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Being from Los Angeles, I cannot say that I am the authority on what constitutes a perfect bagel. That being said, I love bagels. I have fond memories of my sister and I rewarding ourselves with a trip to the “bagelry,” as we had termed the local bagel shop, after coming off a hike. I have been guilty of bribing my husband with bagels in order to convince him to accompany me to the Hollywood Farmer’s Market as my personal pack mule of specially cheeses and heirloom produce. When I visited my best friend in New York, my only required plan was that we got bagels, piled high with lox and cream cheese. She ultimately improved upon the plan with the purchase of a couple of tall-boys and a suggestion to picnic in Central Park. As we sat there in the sun, my brain still foggy from my Red-Eye flight, savoring our bagels, and surreptitiously sipping our beers, I was pretty certain I had reached peak-happiness.
So, imagine my despair upon realizing that while France has a veritable cornucopia of delicious breads to offer, the French ultimately fail when it comes to the bagel. There are no shortage of shops offering bagels and it is a common staple on brunch menus, but they just do not hit the spot. They are generally chewy to the point of jaw exhaustion or so dry that no condiments can help. They often taste like play-doh, and they crust is seriously lacking when it comes to the crispness that makes the bagel a comprehensive sensory experience.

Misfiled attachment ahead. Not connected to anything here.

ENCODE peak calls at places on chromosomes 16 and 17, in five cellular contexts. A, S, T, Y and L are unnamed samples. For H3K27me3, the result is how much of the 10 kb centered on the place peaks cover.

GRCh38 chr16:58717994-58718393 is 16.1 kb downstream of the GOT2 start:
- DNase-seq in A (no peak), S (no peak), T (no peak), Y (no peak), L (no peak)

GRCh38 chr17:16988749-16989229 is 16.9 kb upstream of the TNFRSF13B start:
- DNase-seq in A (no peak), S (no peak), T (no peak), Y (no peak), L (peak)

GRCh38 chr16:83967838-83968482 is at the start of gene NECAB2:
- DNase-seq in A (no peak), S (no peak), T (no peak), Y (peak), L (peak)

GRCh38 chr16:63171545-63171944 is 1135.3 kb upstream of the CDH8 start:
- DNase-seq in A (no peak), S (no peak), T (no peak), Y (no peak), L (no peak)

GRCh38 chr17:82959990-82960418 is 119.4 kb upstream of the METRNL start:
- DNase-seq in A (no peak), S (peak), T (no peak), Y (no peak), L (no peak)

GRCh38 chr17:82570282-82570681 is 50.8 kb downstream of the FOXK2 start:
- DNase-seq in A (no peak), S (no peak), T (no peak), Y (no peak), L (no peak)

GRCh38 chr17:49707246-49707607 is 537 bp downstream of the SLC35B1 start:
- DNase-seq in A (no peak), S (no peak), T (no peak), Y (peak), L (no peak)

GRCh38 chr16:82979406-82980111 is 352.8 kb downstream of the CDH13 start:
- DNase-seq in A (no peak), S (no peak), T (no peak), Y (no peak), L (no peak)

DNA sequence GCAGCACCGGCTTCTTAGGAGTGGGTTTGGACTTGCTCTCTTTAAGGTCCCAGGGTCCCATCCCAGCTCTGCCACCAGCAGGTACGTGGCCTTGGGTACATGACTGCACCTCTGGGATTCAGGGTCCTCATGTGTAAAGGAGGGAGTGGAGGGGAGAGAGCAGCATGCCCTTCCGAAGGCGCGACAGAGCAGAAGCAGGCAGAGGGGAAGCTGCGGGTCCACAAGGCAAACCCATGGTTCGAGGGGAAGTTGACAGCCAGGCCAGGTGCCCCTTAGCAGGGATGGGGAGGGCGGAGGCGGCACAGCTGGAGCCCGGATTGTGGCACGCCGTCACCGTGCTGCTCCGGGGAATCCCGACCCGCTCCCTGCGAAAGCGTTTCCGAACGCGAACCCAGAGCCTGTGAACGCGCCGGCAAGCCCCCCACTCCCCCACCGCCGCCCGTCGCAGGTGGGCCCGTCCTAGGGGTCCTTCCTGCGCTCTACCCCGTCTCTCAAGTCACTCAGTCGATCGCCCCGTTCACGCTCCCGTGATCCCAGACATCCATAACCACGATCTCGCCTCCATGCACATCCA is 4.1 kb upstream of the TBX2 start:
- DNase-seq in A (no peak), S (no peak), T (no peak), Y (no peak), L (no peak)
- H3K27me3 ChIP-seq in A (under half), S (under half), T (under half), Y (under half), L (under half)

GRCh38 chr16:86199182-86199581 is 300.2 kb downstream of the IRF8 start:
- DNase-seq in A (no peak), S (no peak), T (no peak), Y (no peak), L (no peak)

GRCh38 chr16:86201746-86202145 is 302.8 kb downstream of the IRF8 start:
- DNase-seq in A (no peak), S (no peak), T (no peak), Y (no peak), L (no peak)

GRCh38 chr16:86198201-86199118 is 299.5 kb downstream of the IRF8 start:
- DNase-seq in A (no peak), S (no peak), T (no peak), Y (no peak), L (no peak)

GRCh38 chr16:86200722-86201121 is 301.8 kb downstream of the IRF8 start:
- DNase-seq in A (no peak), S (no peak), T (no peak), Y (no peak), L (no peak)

I had accepted that my life would have to be lived without bagels for the duration of my time in Paris. I was content to fill this gap with the readily accessible pastries that the French have perfected. I could not, in good conscience, complain about my ability to pop into one of the many boulongeries that pepper my walk to school and purchase a perfect buttery croissant for breakfast with pocket change.
Then, in late January, Serious Eats’s resident “Pastry Wizard,” Stella Parks, also known as The Brave Tart, posted a brilliant bagel recipe that utilized the Japanese method of yukone to keep bagels fresh for 48 hours. The extended freshness of these bagels makes the 36-hour preparation process worthwhile, and I realized that the answers to my prayers had been answered! As I had just started to cultivate my wild-yeast, I saw the perfect opportunity to put the yeasties to work by altering Parks’s recipe to create a sourdough version.
For my first attempt, I made Parks’s version and my own sourdough adaption at the same time, and while Parks’s bagels came out beautifully, the sourdough iteration came out tragically dense and I had to classify them as a failure. This was a result of a few things: my starter was not far too young, and I did not use enough of it. This was my first time converting a recipe with commercial yeast and there are no good guides online about how to do this, so I was basically flying blind.